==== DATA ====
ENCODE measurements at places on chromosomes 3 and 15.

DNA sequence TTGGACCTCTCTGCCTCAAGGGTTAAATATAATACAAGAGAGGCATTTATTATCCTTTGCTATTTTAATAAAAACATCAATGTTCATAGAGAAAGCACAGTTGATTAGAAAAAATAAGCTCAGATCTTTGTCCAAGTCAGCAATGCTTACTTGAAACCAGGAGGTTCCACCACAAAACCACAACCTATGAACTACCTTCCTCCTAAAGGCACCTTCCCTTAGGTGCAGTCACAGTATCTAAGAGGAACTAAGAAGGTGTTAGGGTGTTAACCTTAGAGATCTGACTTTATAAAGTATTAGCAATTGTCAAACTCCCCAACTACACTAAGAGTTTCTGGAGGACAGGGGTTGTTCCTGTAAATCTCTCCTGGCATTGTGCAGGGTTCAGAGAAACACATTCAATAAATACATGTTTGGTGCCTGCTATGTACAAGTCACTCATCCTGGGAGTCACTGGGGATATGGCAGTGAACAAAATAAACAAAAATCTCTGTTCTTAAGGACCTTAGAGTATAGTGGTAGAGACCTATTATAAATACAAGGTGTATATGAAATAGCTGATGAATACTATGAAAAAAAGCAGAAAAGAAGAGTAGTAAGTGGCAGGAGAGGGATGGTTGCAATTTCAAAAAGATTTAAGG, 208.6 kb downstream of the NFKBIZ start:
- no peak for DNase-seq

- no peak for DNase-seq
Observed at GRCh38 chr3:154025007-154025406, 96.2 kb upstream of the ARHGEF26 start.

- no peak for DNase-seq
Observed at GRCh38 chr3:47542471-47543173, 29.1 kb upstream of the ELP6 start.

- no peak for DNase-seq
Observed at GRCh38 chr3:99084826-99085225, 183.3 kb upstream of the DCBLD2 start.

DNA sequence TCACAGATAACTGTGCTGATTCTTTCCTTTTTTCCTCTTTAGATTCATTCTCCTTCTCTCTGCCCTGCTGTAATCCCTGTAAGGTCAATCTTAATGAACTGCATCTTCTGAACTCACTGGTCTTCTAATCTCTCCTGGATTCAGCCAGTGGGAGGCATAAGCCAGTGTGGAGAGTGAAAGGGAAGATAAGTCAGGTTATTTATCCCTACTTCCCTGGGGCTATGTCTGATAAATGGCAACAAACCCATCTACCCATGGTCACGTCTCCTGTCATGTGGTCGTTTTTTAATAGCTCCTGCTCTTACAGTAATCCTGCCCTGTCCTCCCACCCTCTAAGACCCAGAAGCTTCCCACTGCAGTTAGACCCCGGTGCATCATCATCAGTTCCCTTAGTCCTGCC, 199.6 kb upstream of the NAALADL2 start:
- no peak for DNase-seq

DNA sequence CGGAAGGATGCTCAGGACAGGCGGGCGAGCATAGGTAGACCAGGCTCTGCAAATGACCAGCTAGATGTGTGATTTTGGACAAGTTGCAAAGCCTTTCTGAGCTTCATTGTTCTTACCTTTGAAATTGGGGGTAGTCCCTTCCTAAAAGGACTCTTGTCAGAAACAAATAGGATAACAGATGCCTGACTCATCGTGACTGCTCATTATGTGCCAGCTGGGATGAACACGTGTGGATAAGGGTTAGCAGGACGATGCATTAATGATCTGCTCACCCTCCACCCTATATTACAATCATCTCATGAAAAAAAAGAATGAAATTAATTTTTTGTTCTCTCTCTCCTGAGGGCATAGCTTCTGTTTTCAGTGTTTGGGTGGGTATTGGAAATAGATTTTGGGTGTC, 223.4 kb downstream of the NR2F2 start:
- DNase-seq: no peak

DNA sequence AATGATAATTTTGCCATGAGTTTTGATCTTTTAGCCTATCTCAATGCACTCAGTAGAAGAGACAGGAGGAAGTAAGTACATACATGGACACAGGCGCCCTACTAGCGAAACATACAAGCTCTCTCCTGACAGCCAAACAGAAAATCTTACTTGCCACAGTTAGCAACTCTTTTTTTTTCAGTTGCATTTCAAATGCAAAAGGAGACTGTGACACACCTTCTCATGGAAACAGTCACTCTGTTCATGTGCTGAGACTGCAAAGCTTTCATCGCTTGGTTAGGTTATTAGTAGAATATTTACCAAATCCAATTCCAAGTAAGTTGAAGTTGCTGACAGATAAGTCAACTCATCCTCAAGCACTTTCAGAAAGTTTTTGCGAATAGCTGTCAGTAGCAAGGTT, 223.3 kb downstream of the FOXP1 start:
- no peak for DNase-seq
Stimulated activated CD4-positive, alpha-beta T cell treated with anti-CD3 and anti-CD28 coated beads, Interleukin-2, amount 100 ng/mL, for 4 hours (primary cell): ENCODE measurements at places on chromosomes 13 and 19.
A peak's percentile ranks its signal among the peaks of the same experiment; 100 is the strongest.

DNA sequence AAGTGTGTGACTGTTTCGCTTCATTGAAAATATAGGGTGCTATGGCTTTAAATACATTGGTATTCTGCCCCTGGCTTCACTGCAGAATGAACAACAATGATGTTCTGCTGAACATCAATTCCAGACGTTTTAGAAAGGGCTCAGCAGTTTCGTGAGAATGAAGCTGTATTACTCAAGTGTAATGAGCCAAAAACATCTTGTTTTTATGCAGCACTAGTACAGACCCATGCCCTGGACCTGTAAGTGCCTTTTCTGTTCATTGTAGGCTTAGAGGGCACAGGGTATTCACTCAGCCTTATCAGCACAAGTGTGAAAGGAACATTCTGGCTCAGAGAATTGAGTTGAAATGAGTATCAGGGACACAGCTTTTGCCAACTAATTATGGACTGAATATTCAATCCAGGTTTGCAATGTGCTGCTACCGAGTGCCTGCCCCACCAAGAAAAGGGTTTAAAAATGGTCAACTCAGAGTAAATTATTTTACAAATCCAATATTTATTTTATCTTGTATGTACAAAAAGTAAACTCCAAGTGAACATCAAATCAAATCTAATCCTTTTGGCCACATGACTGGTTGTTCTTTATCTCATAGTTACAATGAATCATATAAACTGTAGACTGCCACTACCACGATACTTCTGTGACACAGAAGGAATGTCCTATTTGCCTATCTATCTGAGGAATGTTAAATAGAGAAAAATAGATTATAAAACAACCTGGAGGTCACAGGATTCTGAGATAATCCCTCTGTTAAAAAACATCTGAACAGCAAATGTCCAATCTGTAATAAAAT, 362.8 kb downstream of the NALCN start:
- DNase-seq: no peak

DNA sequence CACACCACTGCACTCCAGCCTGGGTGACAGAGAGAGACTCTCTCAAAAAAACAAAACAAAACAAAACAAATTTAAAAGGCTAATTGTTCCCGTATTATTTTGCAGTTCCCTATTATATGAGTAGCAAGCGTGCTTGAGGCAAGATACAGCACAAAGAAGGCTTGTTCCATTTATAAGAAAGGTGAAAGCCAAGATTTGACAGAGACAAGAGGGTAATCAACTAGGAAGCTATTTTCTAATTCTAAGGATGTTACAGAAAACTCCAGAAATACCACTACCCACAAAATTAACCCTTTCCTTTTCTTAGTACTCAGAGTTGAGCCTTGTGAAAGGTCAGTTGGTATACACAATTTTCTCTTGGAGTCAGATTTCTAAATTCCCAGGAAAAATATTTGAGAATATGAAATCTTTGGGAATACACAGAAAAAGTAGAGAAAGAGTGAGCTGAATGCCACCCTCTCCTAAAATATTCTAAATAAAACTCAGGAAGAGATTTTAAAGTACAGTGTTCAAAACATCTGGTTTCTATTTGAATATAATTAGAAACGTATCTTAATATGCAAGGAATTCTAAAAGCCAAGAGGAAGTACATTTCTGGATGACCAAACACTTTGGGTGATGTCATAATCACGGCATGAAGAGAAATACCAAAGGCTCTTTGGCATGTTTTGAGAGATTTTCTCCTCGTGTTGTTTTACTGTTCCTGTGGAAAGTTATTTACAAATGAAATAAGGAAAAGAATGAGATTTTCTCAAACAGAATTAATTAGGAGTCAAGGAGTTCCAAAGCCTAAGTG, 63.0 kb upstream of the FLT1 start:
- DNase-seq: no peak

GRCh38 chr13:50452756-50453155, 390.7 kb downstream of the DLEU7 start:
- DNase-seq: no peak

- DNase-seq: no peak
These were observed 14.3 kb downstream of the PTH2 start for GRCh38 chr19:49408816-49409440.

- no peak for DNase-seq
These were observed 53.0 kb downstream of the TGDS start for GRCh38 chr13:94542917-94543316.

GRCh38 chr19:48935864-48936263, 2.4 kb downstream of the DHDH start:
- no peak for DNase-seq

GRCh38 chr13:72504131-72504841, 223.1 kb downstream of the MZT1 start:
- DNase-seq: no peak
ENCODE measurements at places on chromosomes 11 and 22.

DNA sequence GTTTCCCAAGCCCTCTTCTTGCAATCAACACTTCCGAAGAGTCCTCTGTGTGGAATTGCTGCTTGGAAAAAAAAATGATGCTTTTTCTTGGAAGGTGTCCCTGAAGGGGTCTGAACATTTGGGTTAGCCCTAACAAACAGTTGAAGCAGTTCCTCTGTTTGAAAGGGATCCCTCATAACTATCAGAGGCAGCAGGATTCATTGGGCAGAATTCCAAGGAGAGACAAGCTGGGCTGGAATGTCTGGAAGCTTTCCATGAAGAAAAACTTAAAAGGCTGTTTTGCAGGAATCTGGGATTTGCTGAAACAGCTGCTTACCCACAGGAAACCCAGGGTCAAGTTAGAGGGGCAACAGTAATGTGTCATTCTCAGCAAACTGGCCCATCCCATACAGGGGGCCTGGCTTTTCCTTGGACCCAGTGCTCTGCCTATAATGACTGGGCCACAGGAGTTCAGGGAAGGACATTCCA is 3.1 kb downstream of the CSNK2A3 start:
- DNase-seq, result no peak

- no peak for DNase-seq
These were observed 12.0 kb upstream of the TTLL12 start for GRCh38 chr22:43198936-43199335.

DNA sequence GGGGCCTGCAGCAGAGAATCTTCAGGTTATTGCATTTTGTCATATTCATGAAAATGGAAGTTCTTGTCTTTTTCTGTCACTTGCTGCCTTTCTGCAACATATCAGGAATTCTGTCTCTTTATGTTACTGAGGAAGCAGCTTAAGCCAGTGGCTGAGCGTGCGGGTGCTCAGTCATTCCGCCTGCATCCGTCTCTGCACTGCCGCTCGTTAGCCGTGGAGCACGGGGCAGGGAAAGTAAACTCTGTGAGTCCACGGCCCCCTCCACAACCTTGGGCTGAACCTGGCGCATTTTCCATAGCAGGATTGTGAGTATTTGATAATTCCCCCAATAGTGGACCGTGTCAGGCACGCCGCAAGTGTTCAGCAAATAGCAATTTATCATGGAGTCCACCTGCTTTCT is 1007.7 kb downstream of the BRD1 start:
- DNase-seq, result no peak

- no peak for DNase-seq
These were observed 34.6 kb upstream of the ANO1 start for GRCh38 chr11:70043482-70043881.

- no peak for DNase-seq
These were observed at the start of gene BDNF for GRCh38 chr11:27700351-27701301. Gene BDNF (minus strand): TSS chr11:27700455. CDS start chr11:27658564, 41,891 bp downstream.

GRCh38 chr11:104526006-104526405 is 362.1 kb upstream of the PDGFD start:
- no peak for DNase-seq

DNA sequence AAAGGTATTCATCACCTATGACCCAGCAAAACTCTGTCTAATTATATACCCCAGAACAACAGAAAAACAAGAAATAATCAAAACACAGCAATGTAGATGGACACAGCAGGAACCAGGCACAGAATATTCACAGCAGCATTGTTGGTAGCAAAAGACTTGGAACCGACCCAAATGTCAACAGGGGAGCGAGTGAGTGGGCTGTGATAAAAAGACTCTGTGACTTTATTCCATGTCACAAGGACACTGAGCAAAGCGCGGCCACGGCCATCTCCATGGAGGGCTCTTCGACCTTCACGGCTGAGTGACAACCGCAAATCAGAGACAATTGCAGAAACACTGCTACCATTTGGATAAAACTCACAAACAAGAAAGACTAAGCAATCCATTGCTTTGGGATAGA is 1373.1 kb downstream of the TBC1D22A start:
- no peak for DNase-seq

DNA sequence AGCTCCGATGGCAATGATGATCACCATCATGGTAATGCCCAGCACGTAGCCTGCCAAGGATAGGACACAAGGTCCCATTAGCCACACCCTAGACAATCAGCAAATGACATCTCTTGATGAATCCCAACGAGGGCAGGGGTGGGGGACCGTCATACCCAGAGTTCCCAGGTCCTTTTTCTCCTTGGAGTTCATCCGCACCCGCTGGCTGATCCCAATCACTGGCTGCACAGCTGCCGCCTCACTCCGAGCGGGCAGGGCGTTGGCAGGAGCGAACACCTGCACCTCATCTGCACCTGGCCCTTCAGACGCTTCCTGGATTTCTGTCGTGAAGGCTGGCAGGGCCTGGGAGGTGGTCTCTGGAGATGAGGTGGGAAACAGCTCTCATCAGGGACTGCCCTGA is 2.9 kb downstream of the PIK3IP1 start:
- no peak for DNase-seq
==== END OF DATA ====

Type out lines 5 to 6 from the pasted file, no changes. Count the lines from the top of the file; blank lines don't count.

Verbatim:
Observed at GRCh38 chr3:154025007-154025406, 96.2 kb upstream of the ARHGEF26 start.

- no peak for DNase-seq